top of page

Just How Dysfunctional Is My Family?

My background in counseling is heavily rooted in the work of Freud, but modernized to not be quite so creepy. This means that much of the work I do with clients looks at their family system in their upbringing and current life. My honest assessment? Most families are screwed up. This is actually good news! I have yet to meet a family that is screwed up in a completely new and inventive way. Most family dysfunction I have worked with is rooted in enmeshment and role confusion, which is all fixable as long as the family is willing to do some work. The better news: even if your family is not yet willing or able to acknowledge and work on their dysfunction, any individual can work to create meaningful change within the system. An important caveat, if you don't want to engage in this work and would rather create distance from unhealthy family members you'll get no shame from me - do what is healthiest for you. If, however, you are committed to creating the family life you crave it is always best to start with understanding the issues at hand.

Family dynamics refer to the patterns of interactions between family members, and roles are the tasks and expectations that each family member has of one another. For example, if mom has been assigned the role of caretaker and she fails to meet someone's need the dynamics of the family may become hostile towards mom. It's important to note that these roles are rarely explicitly assigned or discussed, they generally appear subtly over time in the formation of the family. Another example, often when children/ siblings are introduced to a family system they become placed in a role as well. If one is placed in the 'troublemaker' role it becomes easy for the family to point much of their issues at that child. Similarly, a child placed in the 'golden child' role will have an easier time getting their way within the family. This is where sibling rivalry can emerge. Every family has dynamics and not all family dynamics are unhealthy, there are also plenty of healthy roles for family members to be in - for the purpose of this post we are focusing on those roles and dynamics which are dysfunctional.

Enmeshment in family systems is a term used to describe the closeness between family members. It is when family members are overly connected, which can lead to a lack of boundaries between them. An enmeshed family system will often have difficulty being flexible in their expectations of one another. This family may have strong beliefs about what one is obligated to do because they are 'family'. This system may feel overbearing and could create anxiety because if I don't do what my family wants I will be treated and viewed poorly. When enmeshment occurs, roles can become blurred, as family members can become too dependent on one another. This can result in unhealthy behavior, as family members may rely on each other for more emotional support and validation than is appropriate. I have worked with plenty of clients who describe their parents as more akin to friends than parents, and this rarely works to their benefit. Enmeshment may look different in different systems, sometimes parents rely too heavily on their children to meet their needs, and other times siblings may take on parental roles towards other siblings. Whatever the role confusion looks like, this enmeshment often spells emotional turmoil. So if I'm aware that my family is operating in a dysfunctional way, what can I do about it?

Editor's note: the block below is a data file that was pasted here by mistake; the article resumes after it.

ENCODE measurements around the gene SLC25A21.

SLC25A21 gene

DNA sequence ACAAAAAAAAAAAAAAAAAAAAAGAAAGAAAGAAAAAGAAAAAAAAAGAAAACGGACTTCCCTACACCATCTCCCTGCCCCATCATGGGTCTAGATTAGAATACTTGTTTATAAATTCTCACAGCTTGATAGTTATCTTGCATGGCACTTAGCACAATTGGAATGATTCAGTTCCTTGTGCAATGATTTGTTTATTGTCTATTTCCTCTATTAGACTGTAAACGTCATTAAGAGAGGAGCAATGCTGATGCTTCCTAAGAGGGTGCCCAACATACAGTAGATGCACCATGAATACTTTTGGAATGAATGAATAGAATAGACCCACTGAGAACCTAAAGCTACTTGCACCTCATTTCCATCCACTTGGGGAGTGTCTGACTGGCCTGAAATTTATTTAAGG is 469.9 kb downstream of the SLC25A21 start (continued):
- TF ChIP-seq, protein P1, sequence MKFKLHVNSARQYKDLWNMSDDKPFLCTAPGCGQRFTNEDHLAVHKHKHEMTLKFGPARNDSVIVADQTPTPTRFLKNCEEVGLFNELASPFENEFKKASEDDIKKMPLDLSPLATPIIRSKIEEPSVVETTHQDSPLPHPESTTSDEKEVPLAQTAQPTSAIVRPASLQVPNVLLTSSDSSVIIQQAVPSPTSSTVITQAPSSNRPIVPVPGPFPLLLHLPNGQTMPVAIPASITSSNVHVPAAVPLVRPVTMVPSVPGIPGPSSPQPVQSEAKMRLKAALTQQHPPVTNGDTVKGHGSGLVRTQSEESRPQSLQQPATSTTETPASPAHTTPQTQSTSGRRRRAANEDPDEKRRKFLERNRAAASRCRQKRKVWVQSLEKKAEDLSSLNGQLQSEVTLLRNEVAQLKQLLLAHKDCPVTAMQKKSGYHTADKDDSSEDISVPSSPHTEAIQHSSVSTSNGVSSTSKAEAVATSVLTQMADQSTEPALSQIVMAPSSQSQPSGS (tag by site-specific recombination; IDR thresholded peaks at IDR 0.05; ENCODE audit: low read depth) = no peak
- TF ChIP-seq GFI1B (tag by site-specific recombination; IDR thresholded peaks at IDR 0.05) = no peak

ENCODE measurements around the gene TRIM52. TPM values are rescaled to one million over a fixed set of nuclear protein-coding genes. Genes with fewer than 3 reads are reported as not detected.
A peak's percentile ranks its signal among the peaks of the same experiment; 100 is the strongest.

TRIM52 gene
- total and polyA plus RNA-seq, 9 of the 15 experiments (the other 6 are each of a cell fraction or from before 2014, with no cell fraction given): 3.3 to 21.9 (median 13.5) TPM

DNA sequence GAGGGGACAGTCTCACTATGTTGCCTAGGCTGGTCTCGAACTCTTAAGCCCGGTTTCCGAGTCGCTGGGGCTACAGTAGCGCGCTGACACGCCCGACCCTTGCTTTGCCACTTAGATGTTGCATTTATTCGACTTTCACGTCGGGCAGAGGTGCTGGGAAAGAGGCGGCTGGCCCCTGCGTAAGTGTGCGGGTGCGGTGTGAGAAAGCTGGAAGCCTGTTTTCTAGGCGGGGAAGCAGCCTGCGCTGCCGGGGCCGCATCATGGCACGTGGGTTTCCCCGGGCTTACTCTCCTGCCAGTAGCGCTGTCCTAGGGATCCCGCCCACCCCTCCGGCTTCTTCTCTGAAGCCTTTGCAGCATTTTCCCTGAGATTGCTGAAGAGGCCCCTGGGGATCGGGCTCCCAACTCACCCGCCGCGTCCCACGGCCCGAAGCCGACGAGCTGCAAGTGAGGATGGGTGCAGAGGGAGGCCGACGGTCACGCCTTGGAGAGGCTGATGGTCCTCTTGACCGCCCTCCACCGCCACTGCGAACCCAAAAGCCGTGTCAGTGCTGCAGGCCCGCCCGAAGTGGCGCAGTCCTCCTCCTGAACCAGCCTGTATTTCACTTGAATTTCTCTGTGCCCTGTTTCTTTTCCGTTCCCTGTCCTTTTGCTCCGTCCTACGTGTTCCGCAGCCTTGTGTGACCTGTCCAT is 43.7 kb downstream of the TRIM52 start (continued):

Boundaries. I have written a number of posts on the topic of boundaries because they are the key to engaging in more healthy relationships. It is important to maintain healthy boundaries in family systems, as it can help to ensure that everyone has a sense of autonomy and respect. If we imagine our family system as a three-dimensional object, with everyone in their place and assigned roles as support beams to the object, what happens when one steps out of line? The system will begin to break down. I'll be upfront, this will be uncomfortable. Generally, when one member of the family unit begins to set boundaries and refuses to engage in their assigned role the rest of the family rebels at them. However, like with any exercise in boundaries, if I hold my ground long enough people will adjust. In my own family, I was assigned the role of 'troublemaker'. For many years I played my part well, allowing my family to point their frustrations at me and lashing out to create more trouble as a result. Then one day, around the age of 21 I decided I had enough. I stopped gossiping with family members about one another. I stopped engaging in conversations and activities that were likely to lead me to lash out. I placed firm boundaries around the price of time - respect. For a while parts of my family rebelled, until eventually, it became clear that my price was fixed and they were willing to pay it. Today, I have a full and fulfilling relationship with my family of origin and each of them in their own time found ways to rewrite their own roles. Simply put, when we stop accepting less than we deserve, and we deserve quite a bit, we begin building the relationships we desire.

Of course, there are a lot of moving parts to family dysfunction and this post just scratches the surface. I very much enjoy the work I do with couples and families in session unpacking communication and conflict styles, family roles and boundaries, and all the other nitty-gritty that makes any relationship tick. I hope this post can help create a jumping-off point to the relationships you see for yourself. If further assistance is required I'd be more than happy to help!

10 views0 comments


bottom of page